(And yes, I still went to the meeting and it was worth it.)

Pre-holiday reality check

 photo Keep-the-Happy-in-Your-Holidays_zpsa03b2a4d.jpg About two weeks ago, my one remaining freelance writing gig came to an abrupt end. With no warning, my client told all of us writing for him to stop. I was counting on the weekly check from that job to finance Christmas this year. Then a few days ago, we got a rather big bill in the mail that I wasn't expecting. I could feel the anxiety begin to set in. It seemed like the perfect time to read the new e-book Cherie Lowe, aka The Queen of Free, asked if I would review. The book is called Keep the Happy in Your Holidays: 21 Ways to Save Time, Money and Your Sanity this Christmas Season and is available via download for $1.99.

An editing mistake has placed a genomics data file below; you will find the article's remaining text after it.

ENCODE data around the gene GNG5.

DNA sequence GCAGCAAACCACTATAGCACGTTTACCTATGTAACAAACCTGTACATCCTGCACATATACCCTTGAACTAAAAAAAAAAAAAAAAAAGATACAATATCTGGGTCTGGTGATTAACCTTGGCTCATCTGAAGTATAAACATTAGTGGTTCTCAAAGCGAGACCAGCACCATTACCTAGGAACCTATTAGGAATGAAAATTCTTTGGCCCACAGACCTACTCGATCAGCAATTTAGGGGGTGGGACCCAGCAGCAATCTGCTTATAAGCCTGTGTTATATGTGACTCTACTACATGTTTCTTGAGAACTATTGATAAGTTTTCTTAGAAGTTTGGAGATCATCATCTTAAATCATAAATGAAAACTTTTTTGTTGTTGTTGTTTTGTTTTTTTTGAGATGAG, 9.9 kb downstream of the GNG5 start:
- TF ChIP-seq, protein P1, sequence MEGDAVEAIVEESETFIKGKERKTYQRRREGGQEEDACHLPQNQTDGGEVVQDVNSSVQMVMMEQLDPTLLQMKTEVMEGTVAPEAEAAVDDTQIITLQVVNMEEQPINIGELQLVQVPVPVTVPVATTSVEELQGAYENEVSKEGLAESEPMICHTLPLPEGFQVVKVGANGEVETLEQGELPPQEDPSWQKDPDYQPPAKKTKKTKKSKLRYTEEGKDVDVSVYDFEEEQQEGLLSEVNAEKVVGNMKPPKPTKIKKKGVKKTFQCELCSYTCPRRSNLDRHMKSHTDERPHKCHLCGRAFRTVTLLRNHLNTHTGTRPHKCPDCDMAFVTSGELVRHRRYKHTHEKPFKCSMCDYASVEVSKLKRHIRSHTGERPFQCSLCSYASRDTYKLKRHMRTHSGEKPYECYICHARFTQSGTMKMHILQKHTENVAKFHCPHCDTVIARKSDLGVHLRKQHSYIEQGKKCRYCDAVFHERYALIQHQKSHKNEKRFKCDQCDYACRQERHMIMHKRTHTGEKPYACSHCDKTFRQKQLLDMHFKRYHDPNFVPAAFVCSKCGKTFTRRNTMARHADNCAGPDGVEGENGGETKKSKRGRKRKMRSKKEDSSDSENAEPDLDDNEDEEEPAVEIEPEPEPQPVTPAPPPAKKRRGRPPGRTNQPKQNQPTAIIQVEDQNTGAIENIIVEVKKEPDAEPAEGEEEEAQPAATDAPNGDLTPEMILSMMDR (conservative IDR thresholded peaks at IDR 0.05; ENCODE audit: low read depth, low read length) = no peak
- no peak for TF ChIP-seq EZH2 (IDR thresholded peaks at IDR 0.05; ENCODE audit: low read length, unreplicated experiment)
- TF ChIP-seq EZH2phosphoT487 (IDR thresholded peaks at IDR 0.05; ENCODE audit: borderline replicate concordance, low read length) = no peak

I'll admit that reading books about saving money and budgeting ranks in my mind right above going to the dentist. But, frankly, I was looking for someone to tell me we could have a great Christmas season without spending a lot of money. At 122 pages, the book was a quick read.

Keep the Happy in Your Holidays is broken down into 21 tips, beginning with a pledge to make it a debt-free Christmas. That's not a hard one for us; we operate on a cash-only basis. From advice on what is really a good deal on Black Friday (Tip #4) to creative ideas for gifts that cost $5 or less (Tip #11), the e-book is full of practical ideas for a variety of situations and scenarios related to the holiday season, including gift giving, travel and even wrapping presents.

My favorite tip was Tip #9: Cultivate a Culture of Contentment in Your Kids. I want my kids to have happy memories of Christmastime and I don't believe that money = memories. Cherie offers these suggestions: